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If it walks like a duck...

When in grammar school, I walked like a duck. I forget who pointed this out to me; regardless, it was then that I decided to straighten my walk. It may have taken months or years, but my duck walk eventually subsided. Shockingly, now decades later, the duck walk has returned.

While walking our dog in our new neighborhood recently, my husband shot a minute of video to send our kids. I asked to see the video, before sending. My head snapped. What the heck! Who is that person, and why is she walking like a duck? Did you notice this? My husband politely tilted his head, “Well, I have noticed a little, but…”

How can you not tell me I’ve been walking like a duck this whole time?

Ugh! My feet and legs were reverting to their childhood ways. And it was all caught on video! Although a more subtle duck walk now, I still see shades of the old legs apart and feet turned outward.

Many of us cuddle efforts to change our walk, straighten our backs, or tuck in our stomachs. But sometimes, there are forces that work against these efforts. For example, I know a young lady who works remotely. After hitting the snooze button once or twice in the morning, Sam rolls over and sits up in bed. Her pillows provide limited support; she spends several hours slightly hunched over her laptop. It is likely that, down the line, Sam will have to make a cognizant effort to align her posture.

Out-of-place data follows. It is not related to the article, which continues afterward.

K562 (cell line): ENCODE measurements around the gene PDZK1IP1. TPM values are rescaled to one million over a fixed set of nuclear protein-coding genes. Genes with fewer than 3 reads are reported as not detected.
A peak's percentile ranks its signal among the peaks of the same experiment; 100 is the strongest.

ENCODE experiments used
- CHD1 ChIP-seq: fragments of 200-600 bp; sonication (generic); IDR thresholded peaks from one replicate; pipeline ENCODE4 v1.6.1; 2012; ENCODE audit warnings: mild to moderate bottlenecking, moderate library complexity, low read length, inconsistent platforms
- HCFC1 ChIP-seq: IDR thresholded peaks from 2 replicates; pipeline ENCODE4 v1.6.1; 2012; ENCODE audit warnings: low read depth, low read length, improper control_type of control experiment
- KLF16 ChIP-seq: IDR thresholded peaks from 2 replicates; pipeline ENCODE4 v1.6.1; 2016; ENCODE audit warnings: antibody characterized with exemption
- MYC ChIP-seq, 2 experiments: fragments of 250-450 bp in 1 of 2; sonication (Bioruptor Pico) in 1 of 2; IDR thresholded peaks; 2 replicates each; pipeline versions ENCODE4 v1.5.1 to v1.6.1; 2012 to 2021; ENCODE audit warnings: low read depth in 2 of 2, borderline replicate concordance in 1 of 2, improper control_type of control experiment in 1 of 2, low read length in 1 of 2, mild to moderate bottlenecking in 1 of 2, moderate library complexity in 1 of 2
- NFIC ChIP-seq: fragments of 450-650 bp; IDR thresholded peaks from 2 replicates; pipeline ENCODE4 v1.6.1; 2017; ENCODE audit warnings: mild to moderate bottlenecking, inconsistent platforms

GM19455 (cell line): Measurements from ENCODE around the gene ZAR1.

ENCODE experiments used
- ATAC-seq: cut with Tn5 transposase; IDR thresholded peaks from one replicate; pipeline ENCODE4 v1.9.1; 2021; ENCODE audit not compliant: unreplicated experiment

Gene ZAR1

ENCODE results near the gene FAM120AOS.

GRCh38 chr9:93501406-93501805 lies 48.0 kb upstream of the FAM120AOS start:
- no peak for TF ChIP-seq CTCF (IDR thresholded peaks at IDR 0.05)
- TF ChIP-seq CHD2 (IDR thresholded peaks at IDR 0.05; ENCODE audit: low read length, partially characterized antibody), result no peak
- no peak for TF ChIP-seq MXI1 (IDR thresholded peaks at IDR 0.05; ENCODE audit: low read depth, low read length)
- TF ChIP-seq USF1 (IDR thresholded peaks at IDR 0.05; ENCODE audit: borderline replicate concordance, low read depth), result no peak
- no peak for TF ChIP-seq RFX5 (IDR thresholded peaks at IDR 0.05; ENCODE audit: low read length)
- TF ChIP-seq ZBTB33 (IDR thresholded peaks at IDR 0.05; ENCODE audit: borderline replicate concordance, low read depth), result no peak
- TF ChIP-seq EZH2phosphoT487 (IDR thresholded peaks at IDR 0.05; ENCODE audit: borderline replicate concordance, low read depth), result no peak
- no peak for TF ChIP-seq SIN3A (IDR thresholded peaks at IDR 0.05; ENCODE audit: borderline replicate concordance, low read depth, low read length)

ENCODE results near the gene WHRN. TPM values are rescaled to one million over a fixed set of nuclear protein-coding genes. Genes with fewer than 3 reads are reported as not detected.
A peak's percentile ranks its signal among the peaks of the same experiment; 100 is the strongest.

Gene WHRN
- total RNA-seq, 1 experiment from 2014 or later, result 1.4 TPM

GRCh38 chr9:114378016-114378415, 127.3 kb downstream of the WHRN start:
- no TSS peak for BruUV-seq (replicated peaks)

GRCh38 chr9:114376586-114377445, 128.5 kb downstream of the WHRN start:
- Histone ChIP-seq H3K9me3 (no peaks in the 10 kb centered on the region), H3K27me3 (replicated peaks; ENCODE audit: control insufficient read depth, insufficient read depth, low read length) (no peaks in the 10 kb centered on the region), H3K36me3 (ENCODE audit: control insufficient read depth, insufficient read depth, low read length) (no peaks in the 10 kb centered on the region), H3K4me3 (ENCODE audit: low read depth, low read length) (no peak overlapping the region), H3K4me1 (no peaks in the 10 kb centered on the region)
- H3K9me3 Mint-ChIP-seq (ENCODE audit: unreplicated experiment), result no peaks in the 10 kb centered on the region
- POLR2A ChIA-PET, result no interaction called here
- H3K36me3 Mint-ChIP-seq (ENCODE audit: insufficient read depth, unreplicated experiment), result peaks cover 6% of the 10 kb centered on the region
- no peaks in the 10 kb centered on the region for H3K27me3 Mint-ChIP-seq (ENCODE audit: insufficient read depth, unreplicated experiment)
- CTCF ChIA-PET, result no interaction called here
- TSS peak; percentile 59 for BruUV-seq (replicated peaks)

As we move through life, we might notice things that need a little bit of pruning or tucking. So, we do the pruning, make the adjustments. But sometimes new feats provoke us, and our attention strays away from the now "has-been" problems. We find ourselves relaxing on particular fronts. Our bones return to their familiar sockets. We become less worried about this, and more worried about that.

Since my elementary school days, so much has come up on my "need to adjust" radar. Eye glasses improve my vision; braces straighten my teeth; hair color covers...well you get my point. Admittingly, there is one area I have never dance moves. Folks it never ends! I can make a duck-umentary about all this.

Circling back to my duck walk. After some reflection, I have decided not to sweat it. I will adjust when I notice a significant divergence in the way I paddle.

This coming year, some of us will resolve to make changes that will adjust and improve some parts of ourselves. What I'm saying here is don't be so hard on yourselves if your resolutions meander a little. This posture will not make you a lame duck.

Not everything has to be perfect. Take a lesson from the book, Henry's Awful Mistake. This book is about a Duck who is trying to cook a nice meal for his friend Clara. While he is cooking, he sees an ant and tries to kill it. He keeps missing and ends up destroying everything in the process of trying to kill a tiny ant.

Don't let the tiny ants destroy your duck soup.

A quick disclaimer. I have read that in some cases, one’s duck walk may have more to do with the way one’s hips are aligned. Although the feet do not look aligned or neutral, the hip joint will likely be just that, neutral, sitting nicely in the hip joint/socket.

Reference: Henry's Awful Mistake, by Robert Quackenbush

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